I joined DEMDACO as their Visual Display Manager in 2010. I am challenged with making our three massive showrooms in Atlanta, Dallas and Las Vegas enticing, beautiful, and organized. The past seven years have zipped by like a whirlwind. I’m not going to lie – for a guy with an insatiable urge to be inventive and use his design mind & spirit, it’s kind of a dream job. Our showrooms regularly win “Best of Show” & “Best of Floor” awards in the Atlanta and Dallas markets – I’m proud of our team and that accomplishment.  It’s one of the key ways I get to help lift the spirits of our customers and showroom guests.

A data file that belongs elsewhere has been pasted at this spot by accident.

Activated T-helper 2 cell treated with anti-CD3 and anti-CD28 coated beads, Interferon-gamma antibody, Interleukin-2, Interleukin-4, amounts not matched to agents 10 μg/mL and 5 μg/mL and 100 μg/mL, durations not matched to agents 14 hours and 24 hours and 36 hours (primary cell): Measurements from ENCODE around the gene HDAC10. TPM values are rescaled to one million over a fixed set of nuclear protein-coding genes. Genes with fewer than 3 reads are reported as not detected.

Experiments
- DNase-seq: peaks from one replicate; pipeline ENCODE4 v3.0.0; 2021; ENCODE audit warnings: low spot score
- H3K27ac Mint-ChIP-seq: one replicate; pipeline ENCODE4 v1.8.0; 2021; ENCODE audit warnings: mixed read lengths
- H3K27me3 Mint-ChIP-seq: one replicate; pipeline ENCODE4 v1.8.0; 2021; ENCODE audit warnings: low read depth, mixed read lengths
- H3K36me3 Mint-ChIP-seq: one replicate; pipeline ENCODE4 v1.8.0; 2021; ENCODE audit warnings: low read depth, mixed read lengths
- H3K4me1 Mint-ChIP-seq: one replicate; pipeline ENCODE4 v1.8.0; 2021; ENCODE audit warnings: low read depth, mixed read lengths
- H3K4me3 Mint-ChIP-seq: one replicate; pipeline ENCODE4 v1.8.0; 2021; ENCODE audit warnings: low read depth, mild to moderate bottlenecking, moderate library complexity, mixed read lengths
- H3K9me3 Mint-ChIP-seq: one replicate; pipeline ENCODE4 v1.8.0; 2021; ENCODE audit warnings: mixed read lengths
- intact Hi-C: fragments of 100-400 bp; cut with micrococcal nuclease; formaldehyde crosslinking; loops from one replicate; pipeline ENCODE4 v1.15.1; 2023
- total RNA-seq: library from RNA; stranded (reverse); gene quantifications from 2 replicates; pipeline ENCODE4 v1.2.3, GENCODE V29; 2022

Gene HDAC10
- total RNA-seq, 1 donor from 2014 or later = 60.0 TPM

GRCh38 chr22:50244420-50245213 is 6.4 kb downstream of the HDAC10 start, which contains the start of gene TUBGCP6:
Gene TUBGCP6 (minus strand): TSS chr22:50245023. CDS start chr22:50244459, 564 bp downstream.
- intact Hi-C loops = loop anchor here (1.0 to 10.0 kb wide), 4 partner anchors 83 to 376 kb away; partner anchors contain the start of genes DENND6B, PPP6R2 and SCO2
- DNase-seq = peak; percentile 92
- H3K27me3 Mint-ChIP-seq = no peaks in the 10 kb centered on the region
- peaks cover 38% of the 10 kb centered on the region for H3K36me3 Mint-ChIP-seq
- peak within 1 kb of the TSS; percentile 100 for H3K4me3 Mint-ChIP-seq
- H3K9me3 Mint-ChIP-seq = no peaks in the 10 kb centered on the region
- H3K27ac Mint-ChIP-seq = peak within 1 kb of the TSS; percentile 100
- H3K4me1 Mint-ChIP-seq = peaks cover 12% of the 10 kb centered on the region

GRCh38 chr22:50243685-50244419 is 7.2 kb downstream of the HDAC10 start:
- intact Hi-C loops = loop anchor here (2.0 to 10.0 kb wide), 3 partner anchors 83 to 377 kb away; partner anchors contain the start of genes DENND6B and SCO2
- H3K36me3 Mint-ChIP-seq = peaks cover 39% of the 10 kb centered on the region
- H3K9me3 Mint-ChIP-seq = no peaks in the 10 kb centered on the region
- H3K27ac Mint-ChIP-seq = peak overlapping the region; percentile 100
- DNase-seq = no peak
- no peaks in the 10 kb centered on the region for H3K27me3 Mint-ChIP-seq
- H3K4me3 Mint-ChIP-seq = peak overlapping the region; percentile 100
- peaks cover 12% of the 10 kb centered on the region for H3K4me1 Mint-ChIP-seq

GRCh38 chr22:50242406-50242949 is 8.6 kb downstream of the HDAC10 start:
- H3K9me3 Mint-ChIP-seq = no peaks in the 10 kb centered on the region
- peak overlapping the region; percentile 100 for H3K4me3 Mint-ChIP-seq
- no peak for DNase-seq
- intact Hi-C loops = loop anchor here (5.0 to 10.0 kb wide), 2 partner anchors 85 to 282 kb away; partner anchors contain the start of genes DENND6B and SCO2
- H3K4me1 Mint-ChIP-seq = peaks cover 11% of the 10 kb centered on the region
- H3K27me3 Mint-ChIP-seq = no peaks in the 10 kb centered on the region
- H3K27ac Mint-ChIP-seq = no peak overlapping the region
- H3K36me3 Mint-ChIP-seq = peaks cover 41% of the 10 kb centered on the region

New DEMDACO product lines are shared with me twice yearly. Once that happens, my mind starts to concoct dozens of sometimes kooky, sometimes clever, and many times, simple and lovely visual display concepts. From there, I’m off to sketch set-displays and sales fixtures, and start the hunt for new or salvaged props. Salvaged props are usually the best finds! Next, I build and test display ideas. Just to double-check that what’s in my head isn’t better in theory than concept. As my budget ticks away, it’s time to get inventive and yes, maybe a little scrappy. It’s not uncommon to find my pickup parked next to a construction dumpster in Minneapolis with me bent over the side to see what treasures can be found. Some say nothing inspires creative thought like a deadline and a tight budget — that’s very true with me. I have plucked scads of old hardwood flooring from dumpsters. I’ve wandered into metal scrapyards in search of 50’s fridges, hoping to abscond with their cool, rounded doors. Landscapers have stared at me with confusion as I ask for the tree roots they’ve just pulled from the earth to use as mother-nature’s chandeliers.